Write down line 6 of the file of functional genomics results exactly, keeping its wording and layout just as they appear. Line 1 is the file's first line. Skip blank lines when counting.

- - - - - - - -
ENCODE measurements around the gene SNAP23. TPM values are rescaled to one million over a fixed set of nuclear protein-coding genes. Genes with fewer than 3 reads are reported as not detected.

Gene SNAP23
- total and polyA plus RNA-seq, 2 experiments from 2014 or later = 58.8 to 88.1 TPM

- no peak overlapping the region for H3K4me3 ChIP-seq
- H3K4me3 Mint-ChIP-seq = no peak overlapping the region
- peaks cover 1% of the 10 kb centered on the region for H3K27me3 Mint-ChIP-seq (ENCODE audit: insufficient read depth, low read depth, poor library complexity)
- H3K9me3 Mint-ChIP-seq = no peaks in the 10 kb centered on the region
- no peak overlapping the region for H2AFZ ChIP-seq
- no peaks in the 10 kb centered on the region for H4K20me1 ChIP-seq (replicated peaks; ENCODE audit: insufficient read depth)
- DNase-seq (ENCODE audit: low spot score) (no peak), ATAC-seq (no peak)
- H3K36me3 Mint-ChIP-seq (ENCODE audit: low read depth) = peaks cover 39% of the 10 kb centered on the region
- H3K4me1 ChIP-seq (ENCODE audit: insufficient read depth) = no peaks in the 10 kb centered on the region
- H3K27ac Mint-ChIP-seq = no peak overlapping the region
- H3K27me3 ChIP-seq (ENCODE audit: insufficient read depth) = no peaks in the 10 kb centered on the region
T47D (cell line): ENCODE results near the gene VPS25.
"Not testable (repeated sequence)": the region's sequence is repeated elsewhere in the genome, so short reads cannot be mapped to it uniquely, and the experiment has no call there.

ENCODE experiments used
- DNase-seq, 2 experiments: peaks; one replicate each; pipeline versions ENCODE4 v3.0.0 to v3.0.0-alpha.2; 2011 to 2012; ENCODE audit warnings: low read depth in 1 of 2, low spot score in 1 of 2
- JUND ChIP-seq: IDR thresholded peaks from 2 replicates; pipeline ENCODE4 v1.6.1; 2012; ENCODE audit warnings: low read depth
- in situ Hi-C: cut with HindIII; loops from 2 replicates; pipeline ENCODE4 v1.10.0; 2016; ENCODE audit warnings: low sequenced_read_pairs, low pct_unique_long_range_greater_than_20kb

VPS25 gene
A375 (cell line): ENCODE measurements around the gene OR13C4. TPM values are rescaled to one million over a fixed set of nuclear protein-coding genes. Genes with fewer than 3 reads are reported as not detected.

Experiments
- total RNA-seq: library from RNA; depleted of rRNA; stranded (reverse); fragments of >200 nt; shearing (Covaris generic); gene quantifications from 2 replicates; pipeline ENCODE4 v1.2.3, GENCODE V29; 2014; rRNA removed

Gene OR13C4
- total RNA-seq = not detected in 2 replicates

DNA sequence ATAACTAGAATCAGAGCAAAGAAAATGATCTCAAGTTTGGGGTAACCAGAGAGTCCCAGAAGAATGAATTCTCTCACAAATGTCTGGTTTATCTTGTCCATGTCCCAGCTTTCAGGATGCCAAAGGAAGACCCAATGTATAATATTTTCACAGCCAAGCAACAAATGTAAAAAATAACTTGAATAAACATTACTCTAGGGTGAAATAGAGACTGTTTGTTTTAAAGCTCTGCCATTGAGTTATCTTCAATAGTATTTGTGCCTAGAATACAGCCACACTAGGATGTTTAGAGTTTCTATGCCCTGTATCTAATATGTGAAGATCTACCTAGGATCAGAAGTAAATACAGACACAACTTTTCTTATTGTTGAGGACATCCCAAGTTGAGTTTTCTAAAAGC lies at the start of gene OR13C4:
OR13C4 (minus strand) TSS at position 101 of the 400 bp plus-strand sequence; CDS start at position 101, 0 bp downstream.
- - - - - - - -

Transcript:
- peaks cover 1% of the 10 kb centered on the region for H3K27me3 Mint-ChIP-seq (ENCODE audit: insufficient read depth, low read depth, poor library complexity)